Over the weekend we lost a legendary soul, truly one of the greatest human beings in recent history and one of my heroes, Muhammad Ali. This is a post I published right after Maya Angelou passed away, but the sentiment could not be more fitting for The Champ as well.

If a human being dreams a great dream, or dares to love someone…If a human being dares to be bigger than the condition into which he or she was born, it means so can you… I am a human being, nothing human can be alien to me. ~Maya Angelou

And what a human she was! Dr. Maya Angelou possessed and cultivated a creative and brilliant mind, a powerful and compassionate heart, a flair for the dramatic, a serious sense of humor, and a thorough appetite for all aspects of life. She was a phenomenal woman who spent every breath of her 86 years consciously striving to express the fullest embodiment of what it means to exist as a spiritual being in this physical world.

To me, this is her greatest legacy. Like my other six foot tall heroine Eleanor Roosevelt, she walked her talk, and therefore we all benefited. She served as an example for all she stood for and knew to be Universally true; she espoused the unity and dignity of people of every race and creed, recognizing that “we are more alike than we are unalike.”

And she was very aware that she was indeed human, and knew how dangerous it is to make people, like a Martin Luther King Jr., Gandhi, or Mother Teresa larger than life – they were all human beings and when we idolize or put them on a pedestal they become inaccessible and we think we can never be like them. Instead they should inspire us to be extraordinary in our own way.

In our youth-obsessed and advertising-driven culture, it is unfortunate that we give so little airtime to our elders like Dr. Angelou, Nelson Mandela or Grace Lee Boggs, because when we listen to the wisdom that nearly nine decades of being a person who has chosen to love, forgive, learn and grow, who allowed themselves to reflect, observe and evolve, they teach us how to live. They are lighthouses that remind us who we really are and where we should be going – and these days especially when one is extinguished it feels like an even bigger loss because they are rare gems and we wonder who is coming up the rear to replace them.

In my work I have the honor and privilege of helping you discover that no matter how old you are or where you are from, you have a unique way of leaving our planet a little better off than when you arrived even if it is simply by virtue of your own healed life.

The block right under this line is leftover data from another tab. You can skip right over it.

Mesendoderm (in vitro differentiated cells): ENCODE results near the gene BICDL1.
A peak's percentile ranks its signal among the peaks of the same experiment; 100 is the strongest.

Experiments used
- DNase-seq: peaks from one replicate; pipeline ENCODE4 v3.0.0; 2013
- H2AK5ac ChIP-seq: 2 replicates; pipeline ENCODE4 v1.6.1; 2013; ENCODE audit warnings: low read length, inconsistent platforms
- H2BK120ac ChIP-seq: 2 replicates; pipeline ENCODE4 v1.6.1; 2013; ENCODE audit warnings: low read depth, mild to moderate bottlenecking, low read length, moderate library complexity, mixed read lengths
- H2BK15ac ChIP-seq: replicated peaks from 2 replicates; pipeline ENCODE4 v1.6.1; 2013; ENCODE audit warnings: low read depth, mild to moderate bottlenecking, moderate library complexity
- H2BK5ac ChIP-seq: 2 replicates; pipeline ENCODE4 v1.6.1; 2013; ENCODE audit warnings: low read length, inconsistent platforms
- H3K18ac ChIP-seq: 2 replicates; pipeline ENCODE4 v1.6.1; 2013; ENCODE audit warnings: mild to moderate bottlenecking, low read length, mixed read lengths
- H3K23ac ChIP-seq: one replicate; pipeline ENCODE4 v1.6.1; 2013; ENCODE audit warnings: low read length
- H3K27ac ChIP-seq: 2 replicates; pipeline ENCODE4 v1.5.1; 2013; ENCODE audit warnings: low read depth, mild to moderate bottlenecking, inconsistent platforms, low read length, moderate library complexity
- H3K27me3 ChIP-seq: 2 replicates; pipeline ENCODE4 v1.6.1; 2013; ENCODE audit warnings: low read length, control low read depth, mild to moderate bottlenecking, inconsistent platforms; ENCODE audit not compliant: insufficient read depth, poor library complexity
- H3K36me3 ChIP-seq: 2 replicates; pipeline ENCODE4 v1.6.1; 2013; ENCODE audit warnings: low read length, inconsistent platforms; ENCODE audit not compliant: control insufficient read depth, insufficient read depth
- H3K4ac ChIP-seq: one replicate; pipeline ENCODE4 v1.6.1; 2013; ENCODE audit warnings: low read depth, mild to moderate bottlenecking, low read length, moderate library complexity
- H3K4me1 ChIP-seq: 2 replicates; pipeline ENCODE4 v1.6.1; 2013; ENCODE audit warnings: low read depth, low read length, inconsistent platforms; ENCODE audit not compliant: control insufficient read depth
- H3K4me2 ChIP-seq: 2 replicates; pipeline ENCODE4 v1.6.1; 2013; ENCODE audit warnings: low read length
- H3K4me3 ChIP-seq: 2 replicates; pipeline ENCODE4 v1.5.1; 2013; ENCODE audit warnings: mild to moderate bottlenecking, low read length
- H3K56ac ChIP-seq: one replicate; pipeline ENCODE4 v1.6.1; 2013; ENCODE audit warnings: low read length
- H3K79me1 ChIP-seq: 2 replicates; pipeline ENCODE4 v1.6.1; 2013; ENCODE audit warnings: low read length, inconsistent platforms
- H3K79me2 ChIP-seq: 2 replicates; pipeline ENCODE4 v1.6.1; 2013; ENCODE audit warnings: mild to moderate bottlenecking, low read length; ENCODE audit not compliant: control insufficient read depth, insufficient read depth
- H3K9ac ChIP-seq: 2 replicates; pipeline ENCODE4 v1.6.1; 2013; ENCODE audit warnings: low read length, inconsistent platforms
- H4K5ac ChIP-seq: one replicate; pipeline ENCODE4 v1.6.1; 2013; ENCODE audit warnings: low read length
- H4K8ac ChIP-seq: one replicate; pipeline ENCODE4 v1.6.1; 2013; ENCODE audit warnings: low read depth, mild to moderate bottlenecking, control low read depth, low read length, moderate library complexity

Some of my clients, as a result of our meeting, have already gone on as a result of our meeting to win Tonys and Fulbrights, or are on their way to becoming a media moguls, best-selling authors, cutting edge inventors, or warriors for justice; whether they have an Ivy League background, were formerly incarcerated or are a ninth-grade NYC public school student, every one of them has something to offer, an opportunity to improve their own world, a way to be the most human they can be.

Not quite convinced that you, too, can be a giant among us? Give me a buzz and I’ll show you how like those Redwoods of California, you are one of hundreds of special trees that make up a forest of awe-inspiring majesty and beauty, living in harmony with one another and Earth, and the very Nature of Life itself.

(Today’s PGG was originally posted on June 4, 2014)

Click here for the core reason why Muhammad Ali was “The Greatest”:

If you haven’t see these documentaries, I highly recommend watching to learn more about this giant of a human being:

When We Were Kings
The Trials of Muhammad Ali

and check out his work and legacy through:

The Ali Center


If you like what I write, you’ll love what I have to say in person!   Click on above links for info about my coaching and speaking services and contact me today.

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Last November I was one of the career experts featured in a panel discussion hosted by The Muse.  Here is the full length video where you can hear my thoughts on career transition, working with a coach, building confidence and handling emotions in the workplace.